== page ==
Keynesian economics

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Keynesian economics

(ECONOMICS) an account of the working of macroeconomic systems first propounded by John Maynard KEYNES, in which it is assumed that the economy is not self-managing and that governments must act to avoid prolonged recessions and secure FULL EMPLOYMENT. Directly at odds with much that had been previously assumed (see NEOCLASSICAL ECONOMICS), Keynes proposed government management of the economy – through monetary as well as fiscal policies – in which government expenditure would be increased at times of recession and reduced at times of FULL EMPLOYMENT and INFLATION, thus controlling aggregate demand within the economy. The adoption of Keynesian policies by governments seemed to be successful until the 1960s, when inflation and lack of economic growth began to emerge as a problem. Since then, while Keynesian economics still has many supporters, other macroeconomic theories, notably MONETARISM, have been in the ascendant.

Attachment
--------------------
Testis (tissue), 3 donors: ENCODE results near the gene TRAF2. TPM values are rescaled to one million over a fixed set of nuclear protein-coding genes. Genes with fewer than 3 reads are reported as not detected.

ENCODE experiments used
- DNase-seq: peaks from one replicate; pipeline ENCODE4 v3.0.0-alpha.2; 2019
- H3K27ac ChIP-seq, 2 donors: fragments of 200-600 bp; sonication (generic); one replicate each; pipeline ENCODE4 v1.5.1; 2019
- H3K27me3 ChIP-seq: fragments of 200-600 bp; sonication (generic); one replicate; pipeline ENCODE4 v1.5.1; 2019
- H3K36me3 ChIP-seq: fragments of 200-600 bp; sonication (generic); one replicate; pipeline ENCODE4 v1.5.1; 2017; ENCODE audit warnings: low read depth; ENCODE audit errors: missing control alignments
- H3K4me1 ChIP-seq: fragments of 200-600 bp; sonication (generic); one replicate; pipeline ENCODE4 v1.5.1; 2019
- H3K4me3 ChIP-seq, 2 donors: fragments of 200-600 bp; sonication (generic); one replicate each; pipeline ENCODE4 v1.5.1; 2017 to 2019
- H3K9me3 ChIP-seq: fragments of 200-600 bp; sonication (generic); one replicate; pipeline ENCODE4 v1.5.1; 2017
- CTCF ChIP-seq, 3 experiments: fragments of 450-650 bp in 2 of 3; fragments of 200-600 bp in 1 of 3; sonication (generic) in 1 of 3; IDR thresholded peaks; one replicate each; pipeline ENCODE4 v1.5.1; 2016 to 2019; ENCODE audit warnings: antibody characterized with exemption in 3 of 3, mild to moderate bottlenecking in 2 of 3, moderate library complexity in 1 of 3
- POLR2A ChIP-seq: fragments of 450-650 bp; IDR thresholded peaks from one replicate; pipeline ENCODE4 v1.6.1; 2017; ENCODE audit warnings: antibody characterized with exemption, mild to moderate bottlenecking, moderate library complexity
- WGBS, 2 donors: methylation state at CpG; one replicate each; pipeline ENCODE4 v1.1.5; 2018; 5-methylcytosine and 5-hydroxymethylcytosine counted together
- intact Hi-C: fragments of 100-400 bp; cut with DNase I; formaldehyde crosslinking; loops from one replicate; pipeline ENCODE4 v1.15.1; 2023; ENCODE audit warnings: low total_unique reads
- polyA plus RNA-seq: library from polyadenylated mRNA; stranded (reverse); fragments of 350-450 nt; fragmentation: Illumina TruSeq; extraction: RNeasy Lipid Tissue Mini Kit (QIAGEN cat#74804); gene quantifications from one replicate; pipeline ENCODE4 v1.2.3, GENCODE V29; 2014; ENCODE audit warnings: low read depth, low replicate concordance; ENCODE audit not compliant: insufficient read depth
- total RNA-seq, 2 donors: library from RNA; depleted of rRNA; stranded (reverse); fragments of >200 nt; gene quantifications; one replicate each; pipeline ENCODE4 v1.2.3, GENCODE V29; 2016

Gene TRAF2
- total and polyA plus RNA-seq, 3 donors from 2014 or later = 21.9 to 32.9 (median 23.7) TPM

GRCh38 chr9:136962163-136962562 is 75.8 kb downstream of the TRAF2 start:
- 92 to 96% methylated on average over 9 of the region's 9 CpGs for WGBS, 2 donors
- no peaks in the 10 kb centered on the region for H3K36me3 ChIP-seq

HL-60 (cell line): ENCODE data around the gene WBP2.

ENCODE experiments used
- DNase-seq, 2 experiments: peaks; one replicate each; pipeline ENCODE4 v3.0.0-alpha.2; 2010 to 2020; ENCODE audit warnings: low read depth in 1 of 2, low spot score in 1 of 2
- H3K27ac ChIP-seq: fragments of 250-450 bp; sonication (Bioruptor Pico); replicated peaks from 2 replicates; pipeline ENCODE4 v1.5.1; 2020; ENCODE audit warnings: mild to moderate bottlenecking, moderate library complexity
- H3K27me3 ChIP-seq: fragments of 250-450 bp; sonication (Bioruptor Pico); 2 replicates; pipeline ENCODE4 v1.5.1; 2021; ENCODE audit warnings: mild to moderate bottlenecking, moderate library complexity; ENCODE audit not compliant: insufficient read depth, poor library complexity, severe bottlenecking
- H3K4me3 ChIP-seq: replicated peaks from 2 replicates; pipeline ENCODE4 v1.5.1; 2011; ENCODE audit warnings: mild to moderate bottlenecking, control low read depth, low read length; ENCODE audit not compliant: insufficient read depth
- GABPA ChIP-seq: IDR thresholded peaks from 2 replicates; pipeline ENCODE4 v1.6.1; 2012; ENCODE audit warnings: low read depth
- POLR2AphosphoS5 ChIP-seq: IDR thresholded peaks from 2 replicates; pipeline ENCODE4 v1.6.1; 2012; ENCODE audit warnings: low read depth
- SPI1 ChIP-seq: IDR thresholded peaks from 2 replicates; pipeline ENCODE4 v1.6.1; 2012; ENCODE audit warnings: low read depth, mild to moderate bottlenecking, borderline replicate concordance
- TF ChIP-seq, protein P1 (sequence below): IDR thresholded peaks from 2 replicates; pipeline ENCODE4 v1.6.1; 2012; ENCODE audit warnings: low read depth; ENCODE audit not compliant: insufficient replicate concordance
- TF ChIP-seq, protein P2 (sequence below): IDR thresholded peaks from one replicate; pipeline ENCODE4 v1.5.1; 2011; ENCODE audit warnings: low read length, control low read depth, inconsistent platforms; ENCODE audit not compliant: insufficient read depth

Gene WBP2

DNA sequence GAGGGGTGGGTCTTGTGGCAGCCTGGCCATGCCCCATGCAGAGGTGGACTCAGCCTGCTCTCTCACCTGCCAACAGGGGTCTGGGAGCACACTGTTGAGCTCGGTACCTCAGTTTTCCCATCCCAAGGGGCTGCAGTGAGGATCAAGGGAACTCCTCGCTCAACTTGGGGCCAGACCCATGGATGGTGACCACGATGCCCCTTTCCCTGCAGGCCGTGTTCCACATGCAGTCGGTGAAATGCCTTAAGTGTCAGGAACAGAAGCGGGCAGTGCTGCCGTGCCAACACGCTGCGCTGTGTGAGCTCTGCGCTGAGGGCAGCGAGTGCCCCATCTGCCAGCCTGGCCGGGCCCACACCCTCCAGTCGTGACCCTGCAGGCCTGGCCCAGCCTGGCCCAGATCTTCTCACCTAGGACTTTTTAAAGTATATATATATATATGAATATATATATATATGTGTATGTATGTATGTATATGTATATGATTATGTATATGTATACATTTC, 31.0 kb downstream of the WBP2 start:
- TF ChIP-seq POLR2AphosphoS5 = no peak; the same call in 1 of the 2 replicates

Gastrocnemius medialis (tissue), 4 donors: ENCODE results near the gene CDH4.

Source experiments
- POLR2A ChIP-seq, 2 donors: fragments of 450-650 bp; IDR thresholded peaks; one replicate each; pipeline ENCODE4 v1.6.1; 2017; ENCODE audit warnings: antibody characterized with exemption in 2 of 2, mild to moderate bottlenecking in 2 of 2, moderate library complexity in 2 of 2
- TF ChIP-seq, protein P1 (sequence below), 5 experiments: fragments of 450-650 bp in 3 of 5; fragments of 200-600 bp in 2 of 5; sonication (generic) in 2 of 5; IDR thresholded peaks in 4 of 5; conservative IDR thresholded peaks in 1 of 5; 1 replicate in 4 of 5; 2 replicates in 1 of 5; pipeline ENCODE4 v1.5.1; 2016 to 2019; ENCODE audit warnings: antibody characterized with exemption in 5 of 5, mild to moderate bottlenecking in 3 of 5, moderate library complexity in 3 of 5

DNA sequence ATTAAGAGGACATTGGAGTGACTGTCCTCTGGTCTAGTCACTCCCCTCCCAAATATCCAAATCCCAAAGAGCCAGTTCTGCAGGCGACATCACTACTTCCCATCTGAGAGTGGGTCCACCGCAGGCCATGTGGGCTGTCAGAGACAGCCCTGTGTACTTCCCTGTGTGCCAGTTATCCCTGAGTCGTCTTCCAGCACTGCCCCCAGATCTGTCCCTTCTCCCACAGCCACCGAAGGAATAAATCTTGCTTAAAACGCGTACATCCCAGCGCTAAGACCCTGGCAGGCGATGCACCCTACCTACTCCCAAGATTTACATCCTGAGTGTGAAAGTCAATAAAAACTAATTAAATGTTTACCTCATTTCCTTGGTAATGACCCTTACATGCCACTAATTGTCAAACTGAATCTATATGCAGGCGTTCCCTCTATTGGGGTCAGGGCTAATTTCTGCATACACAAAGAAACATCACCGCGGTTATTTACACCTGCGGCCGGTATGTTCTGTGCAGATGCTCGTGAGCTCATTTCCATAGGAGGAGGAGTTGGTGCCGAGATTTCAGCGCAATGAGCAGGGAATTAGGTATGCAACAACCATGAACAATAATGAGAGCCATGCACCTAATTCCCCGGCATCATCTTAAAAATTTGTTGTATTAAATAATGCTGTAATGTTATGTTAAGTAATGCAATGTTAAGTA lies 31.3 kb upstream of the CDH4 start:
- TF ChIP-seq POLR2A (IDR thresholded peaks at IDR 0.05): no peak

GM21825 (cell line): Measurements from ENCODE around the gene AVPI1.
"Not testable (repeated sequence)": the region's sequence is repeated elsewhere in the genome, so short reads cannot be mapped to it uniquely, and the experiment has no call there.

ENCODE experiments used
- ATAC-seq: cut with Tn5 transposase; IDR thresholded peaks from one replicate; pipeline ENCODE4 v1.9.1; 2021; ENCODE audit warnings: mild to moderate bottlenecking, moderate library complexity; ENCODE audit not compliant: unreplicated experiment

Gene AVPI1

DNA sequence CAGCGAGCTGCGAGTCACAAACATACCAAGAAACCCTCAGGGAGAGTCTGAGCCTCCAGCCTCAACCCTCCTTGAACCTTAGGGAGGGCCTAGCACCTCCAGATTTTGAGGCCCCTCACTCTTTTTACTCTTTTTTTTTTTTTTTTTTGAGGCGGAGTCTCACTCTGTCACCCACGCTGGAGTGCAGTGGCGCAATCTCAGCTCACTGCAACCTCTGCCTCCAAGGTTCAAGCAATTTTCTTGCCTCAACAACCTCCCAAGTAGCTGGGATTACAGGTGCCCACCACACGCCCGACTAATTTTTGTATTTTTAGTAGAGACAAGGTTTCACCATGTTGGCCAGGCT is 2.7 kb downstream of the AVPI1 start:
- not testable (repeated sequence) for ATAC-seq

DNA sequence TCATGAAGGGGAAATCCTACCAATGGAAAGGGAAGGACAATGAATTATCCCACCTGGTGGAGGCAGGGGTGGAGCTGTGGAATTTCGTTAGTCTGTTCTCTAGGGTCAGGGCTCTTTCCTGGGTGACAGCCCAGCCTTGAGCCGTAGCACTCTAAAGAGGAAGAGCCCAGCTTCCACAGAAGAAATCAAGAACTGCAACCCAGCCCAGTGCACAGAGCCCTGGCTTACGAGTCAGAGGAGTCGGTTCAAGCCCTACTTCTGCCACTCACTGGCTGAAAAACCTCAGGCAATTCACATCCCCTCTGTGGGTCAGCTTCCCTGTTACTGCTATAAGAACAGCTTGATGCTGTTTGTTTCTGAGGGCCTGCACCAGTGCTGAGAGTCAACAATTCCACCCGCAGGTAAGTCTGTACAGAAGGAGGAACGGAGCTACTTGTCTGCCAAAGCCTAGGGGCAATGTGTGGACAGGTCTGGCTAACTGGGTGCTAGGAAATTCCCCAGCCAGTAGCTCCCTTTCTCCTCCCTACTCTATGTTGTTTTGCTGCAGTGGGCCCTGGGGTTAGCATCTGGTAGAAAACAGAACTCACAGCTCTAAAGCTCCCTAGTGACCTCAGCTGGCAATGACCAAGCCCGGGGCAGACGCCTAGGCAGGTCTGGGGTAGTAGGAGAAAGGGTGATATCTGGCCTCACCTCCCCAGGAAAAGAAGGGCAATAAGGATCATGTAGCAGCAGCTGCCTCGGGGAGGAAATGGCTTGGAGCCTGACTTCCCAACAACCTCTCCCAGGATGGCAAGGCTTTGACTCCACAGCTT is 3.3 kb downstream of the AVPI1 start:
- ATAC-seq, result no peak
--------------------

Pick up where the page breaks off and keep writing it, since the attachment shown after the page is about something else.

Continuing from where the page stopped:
References in periodicals archive ?
This emanates from the classical demand-side economics, where governments expect private sector demand to follow public sector investment - the so-called 'crowd in' effect.
Even then, I had indicated that it can't be likened to 'Reaganomics' of the 1980s, which was defined by a distinct economic philosophy known at the time as 'supply side economics.' It was a direct challenge then to the orthodoxy of traditional demand-side economics associated with John Maynard Keynes (hence 'Keynesian' economics).
Instead of supply-side economics, we should return to the demand-side economics of Franklin Roosevelt.

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